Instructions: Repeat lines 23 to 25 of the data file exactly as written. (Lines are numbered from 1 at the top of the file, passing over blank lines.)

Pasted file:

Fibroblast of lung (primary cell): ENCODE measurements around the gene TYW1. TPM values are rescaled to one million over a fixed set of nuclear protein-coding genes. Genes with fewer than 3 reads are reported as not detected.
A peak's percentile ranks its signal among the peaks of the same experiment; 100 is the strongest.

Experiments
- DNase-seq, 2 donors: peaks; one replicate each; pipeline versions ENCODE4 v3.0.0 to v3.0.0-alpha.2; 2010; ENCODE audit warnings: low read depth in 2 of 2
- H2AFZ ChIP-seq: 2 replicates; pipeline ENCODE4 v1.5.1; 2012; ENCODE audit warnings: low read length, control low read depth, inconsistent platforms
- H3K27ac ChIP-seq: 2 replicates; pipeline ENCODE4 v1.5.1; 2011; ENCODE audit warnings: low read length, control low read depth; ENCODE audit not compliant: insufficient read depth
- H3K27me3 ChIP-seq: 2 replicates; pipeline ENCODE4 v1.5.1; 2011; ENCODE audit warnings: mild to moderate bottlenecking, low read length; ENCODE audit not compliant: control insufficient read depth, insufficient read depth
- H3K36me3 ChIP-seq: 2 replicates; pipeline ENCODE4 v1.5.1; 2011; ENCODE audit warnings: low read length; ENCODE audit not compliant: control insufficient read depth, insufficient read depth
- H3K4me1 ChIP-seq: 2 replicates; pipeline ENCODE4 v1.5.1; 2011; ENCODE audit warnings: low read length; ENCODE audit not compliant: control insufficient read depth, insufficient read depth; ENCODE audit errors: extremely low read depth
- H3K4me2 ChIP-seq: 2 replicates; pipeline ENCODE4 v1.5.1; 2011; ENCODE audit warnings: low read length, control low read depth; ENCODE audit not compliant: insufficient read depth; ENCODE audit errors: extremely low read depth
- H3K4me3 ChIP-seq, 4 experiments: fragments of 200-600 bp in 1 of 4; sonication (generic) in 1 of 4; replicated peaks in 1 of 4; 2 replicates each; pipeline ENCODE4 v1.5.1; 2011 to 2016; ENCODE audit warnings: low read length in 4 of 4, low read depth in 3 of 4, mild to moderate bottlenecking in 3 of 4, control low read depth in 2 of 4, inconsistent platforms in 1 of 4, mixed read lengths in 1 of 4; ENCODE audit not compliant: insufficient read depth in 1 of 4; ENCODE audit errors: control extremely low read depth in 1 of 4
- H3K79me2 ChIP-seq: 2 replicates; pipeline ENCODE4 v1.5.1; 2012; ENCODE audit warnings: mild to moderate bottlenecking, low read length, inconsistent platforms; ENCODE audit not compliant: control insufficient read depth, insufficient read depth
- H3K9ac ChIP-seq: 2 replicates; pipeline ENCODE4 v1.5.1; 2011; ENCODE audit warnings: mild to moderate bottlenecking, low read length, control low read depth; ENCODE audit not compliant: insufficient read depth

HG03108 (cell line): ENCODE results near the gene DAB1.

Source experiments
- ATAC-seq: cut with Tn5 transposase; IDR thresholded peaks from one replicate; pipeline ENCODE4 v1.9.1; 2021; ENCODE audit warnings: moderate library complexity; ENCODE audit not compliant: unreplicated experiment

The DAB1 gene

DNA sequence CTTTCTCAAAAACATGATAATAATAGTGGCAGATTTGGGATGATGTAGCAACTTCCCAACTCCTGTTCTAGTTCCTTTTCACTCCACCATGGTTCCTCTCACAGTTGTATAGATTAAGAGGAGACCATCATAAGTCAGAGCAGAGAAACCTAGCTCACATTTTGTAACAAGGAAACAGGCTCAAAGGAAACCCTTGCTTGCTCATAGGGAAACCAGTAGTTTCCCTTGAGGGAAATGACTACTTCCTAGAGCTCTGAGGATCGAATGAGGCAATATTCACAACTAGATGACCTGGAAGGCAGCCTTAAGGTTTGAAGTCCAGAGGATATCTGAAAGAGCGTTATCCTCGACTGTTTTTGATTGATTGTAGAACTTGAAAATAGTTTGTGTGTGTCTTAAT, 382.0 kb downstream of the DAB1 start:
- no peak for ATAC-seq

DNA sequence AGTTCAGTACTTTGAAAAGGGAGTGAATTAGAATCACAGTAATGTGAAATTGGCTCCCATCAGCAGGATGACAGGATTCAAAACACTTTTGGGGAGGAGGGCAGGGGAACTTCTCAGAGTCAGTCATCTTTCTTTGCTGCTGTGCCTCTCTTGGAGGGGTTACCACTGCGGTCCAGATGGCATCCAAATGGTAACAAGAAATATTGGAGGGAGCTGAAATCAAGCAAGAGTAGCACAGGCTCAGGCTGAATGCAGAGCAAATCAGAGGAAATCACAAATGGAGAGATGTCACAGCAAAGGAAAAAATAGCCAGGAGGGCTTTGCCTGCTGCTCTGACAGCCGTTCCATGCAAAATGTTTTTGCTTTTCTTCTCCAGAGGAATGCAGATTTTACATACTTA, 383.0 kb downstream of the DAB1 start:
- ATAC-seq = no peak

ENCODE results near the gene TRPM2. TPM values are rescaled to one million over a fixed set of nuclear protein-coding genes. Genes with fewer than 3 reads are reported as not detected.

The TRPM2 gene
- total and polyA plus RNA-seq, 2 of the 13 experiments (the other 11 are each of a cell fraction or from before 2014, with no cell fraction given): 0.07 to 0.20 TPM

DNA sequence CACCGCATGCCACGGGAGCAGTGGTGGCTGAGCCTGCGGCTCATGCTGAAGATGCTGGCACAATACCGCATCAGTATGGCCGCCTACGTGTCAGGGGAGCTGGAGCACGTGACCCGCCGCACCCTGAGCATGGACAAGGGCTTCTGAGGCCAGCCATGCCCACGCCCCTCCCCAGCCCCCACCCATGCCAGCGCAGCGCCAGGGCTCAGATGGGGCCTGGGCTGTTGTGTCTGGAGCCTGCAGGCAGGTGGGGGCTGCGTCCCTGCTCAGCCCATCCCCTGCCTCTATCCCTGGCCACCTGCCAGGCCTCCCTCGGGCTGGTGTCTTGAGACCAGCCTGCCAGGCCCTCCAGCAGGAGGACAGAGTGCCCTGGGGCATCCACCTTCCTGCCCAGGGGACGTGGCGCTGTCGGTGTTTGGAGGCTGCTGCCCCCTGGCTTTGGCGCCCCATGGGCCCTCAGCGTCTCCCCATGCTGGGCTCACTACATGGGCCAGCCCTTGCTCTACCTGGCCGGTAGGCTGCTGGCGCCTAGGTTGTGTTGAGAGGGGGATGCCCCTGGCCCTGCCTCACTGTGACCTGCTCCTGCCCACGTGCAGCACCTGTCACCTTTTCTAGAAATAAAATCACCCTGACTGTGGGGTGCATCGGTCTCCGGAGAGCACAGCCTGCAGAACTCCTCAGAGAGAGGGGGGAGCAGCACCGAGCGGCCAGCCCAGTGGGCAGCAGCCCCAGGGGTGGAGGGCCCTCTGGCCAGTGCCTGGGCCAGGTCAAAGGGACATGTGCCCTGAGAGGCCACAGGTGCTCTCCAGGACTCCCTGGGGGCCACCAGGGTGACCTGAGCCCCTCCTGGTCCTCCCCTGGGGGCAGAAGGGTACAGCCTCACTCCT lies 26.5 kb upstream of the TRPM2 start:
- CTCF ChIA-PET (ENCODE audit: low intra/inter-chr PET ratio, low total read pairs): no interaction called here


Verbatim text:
The TRPM2 gene
- total and polyA plus RNA-seq, 2 of the 13 experiments (the other 11 are each of a cell fraction or from before 2014, with no cell fraction given): 0.07 to 0.20 TPM

DNA sequence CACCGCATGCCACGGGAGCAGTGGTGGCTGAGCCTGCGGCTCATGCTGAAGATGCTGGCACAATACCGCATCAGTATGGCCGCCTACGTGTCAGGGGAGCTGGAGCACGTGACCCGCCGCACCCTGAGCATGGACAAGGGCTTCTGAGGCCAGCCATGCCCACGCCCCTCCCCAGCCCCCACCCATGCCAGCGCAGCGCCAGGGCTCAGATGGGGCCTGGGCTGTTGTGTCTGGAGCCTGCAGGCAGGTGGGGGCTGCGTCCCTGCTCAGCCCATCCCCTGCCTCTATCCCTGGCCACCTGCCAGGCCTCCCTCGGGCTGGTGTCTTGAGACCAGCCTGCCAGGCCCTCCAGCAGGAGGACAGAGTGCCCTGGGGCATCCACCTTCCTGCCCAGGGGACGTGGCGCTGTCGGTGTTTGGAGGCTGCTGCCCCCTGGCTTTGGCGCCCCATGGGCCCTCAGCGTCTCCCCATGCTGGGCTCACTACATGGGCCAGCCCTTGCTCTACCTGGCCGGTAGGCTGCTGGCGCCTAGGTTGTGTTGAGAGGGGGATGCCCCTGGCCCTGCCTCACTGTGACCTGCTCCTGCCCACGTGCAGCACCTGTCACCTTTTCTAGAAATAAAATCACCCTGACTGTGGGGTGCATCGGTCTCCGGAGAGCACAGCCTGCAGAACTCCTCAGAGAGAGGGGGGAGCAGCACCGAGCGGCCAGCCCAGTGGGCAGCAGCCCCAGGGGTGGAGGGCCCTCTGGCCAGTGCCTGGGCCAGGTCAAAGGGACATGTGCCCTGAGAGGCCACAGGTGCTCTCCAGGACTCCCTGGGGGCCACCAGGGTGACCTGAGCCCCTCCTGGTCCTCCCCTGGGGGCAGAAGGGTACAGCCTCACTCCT lies 26.5 kb upstream of the TRPM2 start: